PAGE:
The Community Literacy Solution Design Team of the Evanston Cradle to Career initiative (EC2C) considered proposed key outcomes, objectives and strategies at its meeting on Aug. 11. More than 55 people representing more than 25 organizations, including the School Districts, the City of Evanston, and many non-profits, attended.
EC2C is built on the premise of “collective impact” – that schools, institutions, community organizations, business groups and others can have a greater impact by working together to address complex social and educational issues, than working alone.
The Literacy Team is one of five solution design teams that will be formed as part of EC2C to work toward a common goal: “By the age of 23, all Evanston young adults will be leading productive lives.” Each team will set goals in its area, adopt an action plan to achieve those goals, and set measures to track progress toward meeting the goals.
The Literacy Team’s overarching goal is, “All children, youth, young adults and families in Evanston have the literacy and reading skills they need to realize our shared vision.” The team is broken into five working groups to address children’s needs in a holistic fashion.
On Aug. 11, each working group presented its key outcome, key objectives, strategies, and metrics to measure progress. The proposals are still in the development stage and are expected to evolve over time.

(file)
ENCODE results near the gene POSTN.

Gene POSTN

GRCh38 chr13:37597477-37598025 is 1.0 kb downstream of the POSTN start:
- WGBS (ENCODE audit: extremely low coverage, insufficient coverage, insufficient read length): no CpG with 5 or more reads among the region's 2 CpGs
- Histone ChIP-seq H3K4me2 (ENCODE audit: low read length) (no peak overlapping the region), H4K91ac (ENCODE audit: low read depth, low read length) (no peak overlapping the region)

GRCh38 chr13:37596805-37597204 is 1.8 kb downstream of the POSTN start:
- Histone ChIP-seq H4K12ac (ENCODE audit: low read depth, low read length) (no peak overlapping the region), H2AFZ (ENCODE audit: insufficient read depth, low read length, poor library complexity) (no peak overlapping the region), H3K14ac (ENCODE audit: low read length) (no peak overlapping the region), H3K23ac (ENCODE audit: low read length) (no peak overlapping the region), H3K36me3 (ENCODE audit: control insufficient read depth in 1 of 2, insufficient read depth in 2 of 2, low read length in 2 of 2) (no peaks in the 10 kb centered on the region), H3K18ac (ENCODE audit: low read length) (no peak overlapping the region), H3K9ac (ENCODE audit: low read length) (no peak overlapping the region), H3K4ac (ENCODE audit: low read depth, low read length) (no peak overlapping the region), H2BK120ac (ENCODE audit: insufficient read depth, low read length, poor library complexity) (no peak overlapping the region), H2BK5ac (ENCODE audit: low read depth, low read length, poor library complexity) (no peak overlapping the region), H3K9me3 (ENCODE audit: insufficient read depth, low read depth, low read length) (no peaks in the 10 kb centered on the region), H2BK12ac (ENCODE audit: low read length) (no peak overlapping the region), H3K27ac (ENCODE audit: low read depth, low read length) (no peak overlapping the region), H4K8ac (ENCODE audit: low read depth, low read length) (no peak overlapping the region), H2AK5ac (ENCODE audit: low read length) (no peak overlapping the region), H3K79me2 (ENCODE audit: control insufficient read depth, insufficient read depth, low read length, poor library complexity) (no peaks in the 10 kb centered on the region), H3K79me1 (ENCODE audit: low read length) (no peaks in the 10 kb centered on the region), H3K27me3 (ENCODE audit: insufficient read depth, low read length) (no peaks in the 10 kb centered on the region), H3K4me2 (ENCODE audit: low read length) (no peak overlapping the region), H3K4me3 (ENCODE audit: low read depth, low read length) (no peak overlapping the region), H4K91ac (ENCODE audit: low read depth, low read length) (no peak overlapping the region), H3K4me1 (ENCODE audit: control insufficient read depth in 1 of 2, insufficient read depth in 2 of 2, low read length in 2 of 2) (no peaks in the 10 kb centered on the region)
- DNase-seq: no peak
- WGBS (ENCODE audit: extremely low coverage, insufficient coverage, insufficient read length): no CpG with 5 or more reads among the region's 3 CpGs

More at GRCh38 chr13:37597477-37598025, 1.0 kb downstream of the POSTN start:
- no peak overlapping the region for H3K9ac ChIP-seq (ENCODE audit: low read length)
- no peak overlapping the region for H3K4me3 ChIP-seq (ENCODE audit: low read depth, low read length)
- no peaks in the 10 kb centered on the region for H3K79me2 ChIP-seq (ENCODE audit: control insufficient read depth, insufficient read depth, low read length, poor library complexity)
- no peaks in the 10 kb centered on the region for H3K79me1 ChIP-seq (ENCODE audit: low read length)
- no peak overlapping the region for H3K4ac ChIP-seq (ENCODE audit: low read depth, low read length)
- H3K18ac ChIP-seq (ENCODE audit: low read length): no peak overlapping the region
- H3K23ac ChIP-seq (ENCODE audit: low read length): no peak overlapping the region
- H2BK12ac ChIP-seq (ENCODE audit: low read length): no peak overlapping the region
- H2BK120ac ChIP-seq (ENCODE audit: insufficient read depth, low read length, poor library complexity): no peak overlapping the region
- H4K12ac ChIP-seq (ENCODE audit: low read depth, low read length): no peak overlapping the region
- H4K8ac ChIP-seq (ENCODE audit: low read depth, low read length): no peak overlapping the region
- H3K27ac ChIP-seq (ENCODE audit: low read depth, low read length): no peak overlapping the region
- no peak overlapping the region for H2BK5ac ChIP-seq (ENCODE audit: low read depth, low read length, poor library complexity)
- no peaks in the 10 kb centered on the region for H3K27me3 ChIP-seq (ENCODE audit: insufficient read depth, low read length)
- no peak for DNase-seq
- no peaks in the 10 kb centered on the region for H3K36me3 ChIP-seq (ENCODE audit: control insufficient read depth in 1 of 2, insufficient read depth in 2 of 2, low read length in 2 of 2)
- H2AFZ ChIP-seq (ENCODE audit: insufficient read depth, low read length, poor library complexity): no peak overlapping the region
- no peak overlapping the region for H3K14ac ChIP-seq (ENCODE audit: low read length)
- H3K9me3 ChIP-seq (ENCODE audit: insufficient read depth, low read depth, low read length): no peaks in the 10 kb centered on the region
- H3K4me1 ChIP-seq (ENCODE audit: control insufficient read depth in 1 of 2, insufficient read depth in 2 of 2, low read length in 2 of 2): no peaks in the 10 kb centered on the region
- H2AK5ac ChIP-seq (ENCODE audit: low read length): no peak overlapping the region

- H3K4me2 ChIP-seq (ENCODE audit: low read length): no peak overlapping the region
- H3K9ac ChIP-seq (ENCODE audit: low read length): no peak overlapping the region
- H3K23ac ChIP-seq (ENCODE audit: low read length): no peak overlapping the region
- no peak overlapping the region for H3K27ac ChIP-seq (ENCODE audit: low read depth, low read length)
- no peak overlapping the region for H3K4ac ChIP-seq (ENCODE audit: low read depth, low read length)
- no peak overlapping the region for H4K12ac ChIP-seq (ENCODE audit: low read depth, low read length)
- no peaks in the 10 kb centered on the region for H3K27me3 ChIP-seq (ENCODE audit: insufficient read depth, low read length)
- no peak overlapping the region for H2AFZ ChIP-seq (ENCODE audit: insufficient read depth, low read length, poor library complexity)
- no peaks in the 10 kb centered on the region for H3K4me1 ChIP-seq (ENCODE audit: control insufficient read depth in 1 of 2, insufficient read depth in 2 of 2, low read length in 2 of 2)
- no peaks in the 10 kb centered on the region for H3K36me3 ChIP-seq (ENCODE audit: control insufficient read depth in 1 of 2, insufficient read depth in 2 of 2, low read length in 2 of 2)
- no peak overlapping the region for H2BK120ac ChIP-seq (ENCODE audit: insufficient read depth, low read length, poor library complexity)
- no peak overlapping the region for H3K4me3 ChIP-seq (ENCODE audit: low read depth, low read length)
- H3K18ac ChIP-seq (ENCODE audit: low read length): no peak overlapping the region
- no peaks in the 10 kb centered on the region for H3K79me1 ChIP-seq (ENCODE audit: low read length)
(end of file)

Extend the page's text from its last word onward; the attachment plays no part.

Well-Being, Health and Safety Working Group
Key outcome: “All children and youth are safe, healthy, and ready to learn.”
Carl Caneva, assistant deputy director of the City’s department of health, said there are three objectives driving the group’s work: families receive appropriate and timely medical care, families have food security, and children and families are in stable homes and neighborhoods.
In the short term, the group is exploring whether the City’s 311 system could be expanded to provide information about the availability of social services in Evanston. Another short-term strategy is to provide a mobile flu shot program, where vans could park outside a school or other locations and medical professionals could give flu shots.